30. 30. WAYS TO DIFFERENTIATE PRODUCT <ul><ul><li>Choices based on readiness, interest, and learning profile </li></ul></ul><ul><ul><li>Clear expectations </li></ul></ul><ul><ul><li>Timelines </li></ul></ul><ul><ul><li>Agreements </li></ul></ul><ul><ul><li>Product Guides </li></ul></ul><ul><ul><li>Rubrics </li></ul></ul><ul><ul><li>Evaluation </li></ul></ul><ul><ul><li>Adjust difficulty of task </li></ul></ul><ul><ul><li>Allow choice of assignments </li></ul></ul><ul><ul><li>Use a tiered approach </li></ul></ul><ul><ul><li>Use independent and group products </li></ul></ul><ul><ul><li>Portfolios </li></ul></ul><ul><ul><li>Student led assignments </li></ul></ul><ul><ul><li>Use menu/agenda </li></ul></ul>Foundations and Applications of Differentiating Instruction: Competencies Four and Five S1 -
    31. 31. Product: Application <ul><li>At your table using the same piece of text brainstorm possibilities for differentiating products for this piece of text. </li></ul>Foundations and Applications of Differentiating Instruction: Competencies Four and Five S1 -
    32. 32. Foundations and Applications of Differentiating Instruction: Competencies Four and Five S1 - Why do we need to differentiate instruction?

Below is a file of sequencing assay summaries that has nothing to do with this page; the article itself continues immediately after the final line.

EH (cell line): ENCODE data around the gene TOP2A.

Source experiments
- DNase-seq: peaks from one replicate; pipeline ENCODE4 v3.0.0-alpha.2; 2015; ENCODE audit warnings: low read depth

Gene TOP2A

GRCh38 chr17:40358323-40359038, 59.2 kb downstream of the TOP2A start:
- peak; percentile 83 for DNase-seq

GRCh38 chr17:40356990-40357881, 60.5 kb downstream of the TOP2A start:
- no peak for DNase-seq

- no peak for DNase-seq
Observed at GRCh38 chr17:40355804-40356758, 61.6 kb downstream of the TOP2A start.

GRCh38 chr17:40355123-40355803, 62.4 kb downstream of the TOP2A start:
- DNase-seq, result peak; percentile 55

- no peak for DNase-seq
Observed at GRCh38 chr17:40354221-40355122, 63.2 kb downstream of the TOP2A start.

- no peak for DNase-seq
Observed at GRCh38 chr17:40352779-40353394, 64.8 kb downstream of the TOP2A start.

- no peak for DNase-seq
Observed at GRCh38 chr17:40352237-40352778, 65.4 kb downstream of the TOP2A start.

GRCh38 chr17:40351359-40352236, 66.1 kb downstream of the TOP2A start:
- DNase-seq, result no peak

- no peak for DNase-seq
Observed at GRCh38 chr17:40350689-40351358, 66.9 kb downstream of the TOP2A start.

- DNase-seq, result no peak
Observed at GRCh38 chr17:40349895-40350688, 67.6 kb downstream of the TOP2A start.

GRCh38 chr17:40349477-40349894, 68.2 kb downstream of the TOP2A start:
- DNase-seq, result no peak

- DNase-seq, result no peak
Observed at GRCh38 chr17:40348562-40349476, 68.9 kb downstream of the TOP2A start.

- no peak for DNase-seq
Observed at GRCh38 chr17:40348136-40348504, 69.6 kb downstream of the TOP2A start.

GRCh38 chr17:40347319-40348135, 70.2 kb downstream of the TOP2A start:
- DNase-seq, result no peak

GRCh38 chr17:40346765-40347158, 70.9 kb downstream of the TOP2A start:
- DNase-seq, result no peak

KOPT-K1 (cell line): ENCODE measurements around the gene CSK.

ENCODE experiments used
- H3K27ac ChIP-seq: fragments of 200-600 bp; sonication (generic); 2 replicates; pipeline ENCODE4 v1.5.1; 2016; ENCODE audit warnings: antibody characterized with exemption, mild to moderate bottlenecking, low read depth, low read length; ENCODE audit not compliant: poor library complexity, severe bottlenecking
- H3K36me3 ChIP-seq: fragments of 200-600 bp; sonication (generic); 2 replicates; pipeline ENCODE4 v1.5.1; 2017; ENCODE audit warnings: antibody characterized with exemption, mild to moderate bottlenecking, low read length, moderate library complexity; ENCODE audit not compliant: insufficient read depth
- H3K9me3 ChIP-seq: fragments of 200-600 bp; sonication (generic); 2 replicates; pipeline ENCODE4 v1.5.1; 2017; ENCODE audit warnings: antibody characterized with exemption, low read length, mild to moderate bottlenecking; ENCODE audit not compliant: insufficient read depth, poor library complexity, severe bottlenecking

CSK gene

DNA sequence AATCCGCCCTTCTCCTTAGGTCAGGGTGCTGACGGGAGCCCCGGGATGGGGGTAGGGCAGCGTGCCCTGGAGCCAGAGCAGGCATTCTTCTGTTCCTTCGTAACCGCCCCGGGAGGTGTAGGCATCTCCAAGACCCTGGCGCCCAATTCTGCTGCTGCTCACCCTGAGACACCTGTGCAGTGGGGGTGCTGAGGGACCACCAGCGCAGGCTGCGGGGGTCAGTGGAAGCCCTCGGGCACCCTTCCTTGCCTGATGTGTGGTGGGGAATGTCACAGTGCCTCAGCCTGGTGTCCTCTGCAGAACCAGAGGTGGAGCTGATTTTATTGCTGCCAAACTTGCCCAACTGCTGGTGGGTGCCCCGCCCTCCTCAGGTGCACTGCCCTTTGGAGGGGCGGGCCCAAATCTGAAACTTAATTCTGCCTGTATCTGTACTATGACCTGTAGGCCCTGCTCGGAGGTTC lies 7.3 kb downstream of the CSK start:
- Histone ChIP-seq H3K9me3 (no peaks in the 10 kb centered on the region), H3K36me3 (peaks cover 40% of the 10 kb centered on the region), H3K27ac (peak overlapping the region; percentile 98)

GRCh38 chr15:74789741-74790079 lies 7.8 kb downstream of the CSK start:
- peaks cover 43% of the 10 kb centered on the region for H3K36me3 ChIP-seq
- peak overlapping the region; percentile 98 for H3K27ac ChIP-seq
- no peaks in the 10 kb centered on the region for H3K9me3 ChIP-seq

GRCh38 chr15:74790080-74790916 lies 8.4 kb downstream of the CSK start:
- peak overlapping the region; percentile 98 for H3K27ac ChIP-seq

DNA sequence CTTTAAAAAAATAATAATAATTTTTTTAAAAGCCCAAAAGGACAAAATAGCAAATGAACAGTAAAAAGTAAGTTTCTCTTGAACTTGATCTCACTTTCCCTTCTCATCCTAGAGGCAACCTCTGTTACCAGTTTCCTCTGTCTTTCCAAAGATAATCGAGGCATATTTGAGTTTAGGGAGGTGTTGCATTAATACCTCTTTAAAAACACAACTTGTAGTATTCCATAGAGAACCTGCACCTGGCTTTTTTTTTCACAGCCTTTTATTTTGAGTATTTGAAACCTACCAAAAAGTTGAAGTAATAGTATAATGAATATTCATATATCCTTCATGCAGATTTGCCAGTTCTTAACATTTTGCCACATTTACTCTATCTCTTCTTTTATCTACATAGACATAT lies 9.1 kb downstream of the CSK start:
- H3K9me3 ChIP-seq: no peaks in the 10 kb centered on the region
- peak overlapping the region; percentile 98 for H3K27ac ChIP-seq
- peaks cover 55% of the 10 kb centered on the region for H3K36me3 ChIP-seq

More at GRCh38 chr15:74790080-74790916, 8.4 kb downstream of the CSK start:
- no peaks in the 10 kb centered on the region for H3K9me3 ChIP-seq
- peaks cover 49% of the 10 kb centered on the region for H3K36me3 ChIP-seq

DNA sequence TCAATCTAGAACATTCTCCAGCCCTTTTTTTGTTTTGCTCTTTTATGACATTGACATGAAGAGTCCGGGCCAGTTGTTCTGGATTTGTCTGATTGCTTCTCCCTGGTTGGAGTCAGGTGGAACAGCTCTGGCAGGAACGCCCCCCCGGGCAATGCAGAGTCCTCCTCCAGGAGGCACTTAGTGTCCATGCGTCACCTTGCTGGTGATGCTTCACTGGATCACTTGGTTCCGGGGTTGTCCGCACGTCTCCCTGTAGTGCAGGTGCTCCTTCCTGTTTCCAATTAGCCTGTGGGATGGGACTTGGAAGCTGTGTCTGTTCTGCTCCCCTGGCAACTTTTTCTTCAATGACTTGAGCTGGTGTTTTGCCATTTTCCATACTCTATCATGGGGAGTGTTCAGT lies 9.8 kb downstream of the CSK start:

33. 33. Foundations and Applications of Differentiating Instruction: Competencies Four and Five S1 -
    34. 34. Foundations and Applications of Differentiating Instruction: Competencies Four and Five S1 -
    35. 35. Quote <ul><li>“ In differentiated classrooms, teachers begin where students are, not the front of a curriculum guide.” </li></ul><ul><li>~ Carol Ann Tomlinson, 1999 The Differentiated Classroom: Responding </li></ul><ul><li>to the Needs of All Learners , p. 3 </li></ul>Foundations and Applications of Differentiating Instruction: Competencies Four and Five S1 -
    36. 36. Flexible Grouping <ul><li>“ No single-faceted plan…will meet the requirements of every student. As we move toward alternative grouping plans, we must be careful to avoid the rigidity that characterizes traditional ability grouping and offer students dynamic and flexible opportunities responsive to curricular goals and individual needs. </li></ul><ul><li>~ M. Radenrich and L. McKay </li></ul><ul><li>quoted by Michael F. Opitz in </li></ul><ul><li>Flexible Grouping in Reading, (1999), p. 77. </li></ul>Foundations and Applications of Differentiating Instruction: Competencies Four and Five S1 -
    37. 37. Grouping Patterns <ul><li>Whole Class </li></ul><ul><li>Cooperative </li></ul><ul><li>Collaborative </li></ul><ul><li>Interest </li></ul><ul><li>Special Need or Skill </li></ul><ul><li>Paired </li></ul><ul><li>Individual </li></ul>Foundations and Applications of Differentiating Instruction: Competencies Four and Five S1 -
    38. 38. <ul><li>When a teacher tries to teach something to the entire class at the same time, chances are </li></ul><ul><li>one-third of the kids already know it one-third will get it </li></ul><ul><li>and the remaining third won’t. </li></ul><ul><li>So, two-thirds of the children are wasting their time. </li></ul><ul><li>Lilian Katz </li></ul>Foundations and Applications of Differentiating Instruction: Competencies Four and Five S1 -